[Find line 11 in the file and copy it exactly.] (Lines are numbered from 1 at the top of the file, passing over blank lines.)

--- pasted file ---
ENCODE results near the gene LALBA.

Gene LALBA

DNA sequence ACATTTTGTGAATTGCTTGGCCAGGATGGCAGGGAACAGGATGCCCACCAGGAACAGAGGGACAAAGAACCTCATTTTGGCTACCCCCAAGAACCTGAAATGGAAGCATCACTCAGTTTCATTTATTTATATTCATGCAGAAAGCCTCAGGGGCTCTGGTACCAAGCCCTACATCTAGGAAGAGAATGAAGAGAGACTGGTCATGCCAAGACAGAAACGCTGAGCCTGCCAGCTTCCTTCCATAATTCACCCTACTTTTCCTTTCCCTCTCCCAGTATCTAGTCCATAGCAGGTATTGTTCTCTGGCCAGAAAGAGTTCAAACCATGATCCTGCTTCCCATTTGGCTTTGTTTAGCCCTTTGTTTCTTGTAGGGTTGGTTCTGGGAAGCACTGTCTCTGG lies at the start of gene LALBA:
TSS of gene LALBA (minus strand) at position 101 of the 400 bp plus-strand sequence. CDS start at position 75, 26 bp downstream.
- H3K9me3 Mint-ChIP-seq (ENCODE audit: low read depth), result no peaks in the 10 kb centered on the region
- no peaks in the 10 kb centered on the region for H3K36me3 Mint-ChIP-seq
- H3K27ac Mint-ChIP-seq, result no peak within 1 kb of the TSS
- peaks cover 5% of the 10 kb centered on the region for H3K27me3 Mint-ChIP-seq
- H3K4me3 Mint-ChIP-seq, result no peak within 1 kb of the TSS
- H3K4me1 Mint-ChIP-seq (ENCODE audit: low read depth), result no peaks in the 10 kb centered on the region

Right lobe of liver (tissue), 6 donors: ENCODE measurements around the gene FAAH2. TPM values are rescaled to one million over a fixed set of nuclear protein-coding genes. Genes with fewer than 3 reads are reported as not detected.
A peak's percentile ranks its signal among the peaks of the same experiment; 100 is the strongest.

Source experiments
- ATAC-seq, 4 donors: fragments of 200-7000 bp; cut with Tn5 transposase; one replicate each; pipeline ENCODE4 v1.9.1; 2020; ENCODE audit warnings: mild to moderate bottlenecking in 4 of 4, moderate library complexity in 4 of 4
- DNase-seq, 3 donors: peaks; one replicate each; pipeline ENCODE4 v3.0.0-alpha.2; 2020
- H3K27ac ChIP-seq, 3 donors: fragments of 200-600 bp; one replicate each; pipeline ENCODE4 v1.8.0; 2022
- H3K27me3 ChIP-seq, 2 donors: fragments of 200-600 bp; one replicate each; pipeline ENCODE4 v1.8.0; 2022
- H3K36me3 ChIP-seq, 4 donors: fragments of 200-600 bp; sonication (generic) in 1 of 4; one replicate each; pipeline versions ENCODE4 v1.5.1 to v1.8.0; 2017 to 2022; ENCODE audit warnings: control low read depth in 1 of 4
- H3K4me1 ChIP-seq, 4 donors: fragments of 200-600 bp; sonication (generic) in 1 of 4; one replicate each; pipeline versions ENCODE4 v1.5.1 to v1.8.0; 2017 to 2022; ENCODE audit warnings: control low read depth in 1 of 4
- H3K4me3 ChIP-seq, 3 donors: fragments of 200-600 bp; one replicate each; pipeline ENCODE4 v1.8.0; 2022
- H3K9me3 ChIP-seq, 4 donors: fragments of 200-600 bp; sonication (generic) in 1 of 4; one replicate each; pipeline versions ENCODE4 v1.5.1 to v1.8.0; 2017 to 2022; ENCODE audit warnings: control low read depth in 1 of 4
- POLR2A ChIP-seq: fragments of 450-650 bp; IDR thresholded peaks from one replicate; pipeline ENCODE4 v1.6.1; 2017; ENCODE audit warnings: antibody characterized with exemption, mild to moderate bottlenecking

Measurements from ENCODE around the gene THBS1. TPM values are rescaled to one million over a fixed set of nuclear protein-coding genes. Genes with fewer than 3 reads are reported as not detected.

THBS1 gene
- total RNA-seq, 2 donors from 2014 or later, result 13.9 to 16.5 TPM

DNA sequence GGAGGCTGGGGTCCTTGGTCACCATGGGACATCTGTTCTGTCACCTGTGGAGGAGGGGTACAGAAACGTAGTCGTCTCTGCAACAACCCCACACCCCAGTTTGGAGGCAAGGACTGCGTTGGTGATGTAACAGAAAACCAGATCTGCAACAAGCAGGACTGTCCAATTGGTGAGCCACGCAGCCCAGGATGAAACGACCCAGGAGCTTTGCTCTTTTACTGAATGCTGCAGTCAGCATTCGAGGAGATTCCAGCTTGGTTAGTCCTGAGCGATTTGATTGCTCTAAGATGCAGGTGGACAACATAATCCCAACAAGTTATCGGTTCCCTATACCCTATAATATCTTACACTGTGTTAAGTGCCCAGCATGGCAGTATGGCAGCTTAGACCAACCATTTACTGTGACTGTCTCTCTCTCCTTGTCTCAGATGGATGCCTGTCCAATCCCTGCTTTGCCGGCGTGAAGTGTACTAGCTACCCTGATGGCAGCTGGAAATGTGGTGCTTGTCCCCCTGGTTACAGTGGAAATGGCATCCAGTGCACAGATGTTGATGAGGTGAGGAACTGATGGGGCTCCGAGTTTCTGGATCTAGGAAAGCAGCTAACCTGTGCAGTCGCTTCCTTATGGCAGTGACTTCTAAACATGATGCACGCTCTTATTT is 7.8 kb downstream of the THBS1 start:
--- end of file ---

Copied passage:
Right lobe of liver (tissue), 6 donors: ENCODE measurements around the gene FAAH2. TPM values are rescaled to one million over a fixed set of nuclear protein-coding genes. Genes with fewer than 3 reads are reported as not detected.